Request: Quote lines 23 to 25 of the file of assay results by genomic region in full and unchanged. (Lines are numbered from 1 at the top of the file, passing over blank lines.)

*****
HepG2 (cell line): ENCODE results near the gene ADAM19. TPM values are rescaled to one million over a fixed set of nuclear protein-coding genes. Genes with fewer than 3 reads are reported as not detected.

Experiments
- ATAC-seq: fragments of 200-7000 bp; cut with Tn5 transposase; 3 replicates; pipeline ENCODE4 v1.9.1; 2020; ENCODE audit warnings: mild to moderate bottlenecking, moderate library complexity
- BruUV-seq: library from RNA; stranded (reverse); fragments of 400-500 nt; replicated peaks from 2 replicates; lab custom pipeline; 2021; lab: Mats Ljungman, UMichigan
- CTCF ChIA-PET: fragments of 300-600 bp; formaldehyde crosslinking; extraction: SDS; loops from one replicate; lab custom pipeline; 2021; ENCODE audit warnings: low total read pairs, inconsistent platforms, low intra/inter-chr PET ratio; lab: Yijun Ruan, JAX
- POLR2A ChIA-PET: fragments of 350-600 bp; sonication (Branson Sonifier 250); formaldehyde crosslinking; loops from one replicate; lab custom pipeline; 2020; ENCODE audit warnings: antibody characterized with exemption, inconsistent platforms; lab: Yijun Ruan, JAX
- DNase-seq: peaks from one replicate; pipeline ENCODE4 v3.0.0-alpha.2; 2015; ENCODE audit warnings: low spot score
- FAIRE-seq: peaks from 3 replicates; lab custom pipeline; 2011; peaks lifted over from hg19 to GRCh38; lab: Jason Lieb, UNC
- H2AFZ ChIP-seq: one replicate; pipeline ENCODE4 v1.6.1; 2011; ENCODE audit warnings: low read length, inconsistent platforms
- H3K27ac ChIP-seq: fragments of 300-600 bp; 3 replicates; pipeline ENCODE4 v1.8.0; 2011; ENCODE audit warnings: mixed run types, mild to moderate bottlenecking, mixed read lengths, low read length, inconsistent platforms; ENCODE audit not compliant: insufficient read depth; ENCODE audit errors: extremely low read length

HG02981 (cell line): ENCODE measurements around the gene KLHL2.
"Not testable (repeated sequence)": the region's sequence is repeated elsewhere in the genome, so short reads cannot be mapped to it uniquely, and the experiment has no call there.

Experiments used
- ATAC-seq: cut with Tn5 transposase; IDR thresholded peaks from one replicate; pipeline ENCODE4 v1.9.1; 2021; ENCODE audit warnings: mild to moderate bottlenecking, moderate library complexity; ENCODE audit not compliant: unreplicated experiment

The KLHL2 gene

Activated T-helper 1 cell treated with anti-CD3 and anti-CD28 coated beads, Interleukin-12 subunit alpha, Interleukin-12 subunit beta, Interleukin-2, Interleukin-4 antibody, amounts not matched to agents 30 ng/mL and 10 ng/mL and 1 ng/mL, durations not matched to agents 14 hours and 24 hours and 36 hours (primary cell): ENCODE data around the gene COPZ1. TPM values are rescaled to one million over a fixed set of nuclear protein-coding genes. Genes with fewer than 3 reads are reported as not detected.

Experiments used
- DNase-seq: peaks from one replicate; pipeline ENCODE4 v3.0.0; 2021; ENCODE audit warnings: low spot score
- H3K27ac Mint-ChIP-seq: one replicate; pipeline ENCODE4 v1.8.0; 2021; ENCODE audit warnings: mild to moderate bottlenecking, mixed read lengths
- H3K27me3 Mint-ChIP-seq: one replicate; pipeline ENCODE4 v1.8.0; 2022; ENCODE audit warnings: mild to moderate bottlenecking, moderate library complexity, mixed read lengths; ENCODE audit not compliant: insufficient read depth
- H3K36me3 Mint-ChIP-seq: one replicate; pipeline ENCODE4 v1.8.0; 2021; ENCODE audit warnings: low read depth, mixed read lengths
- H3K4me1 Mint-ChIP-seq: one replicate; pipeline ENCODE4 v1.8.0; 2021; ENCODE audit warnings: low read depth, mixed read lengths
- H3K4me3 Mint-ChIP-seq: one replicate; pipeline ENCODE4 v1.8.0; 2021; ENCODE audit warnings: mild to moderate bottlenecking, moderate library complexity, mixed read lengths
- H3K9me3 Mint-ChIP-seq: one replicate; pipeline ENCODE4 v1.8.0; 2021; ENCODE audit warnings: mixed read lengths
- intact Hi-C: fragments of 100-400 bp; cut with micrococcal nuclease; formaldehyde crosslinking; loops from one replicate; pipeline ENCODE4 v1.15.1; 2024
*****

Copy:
- H3K4me3 Mint-ChIP-seq: one replicate; pipeline ENCODE4 v1.8.0; 2021; ENCODE audit warnings: mild to moderate bottlenecking, moderate library complexity, mixed read lengths
- H3K9me3 Mint-ChIP-seq: one replicate; pipeline ENCODE4 v1.8.0; 2021; ENCODE audit warnings: mixed read lengths
- intact Hi-C: fragments of 100-400 bp; cut with micrococcal nuclease; formaldehyde crosslinking; loops from one replicate; pipeline ENCODE4 v1.15.1; 2024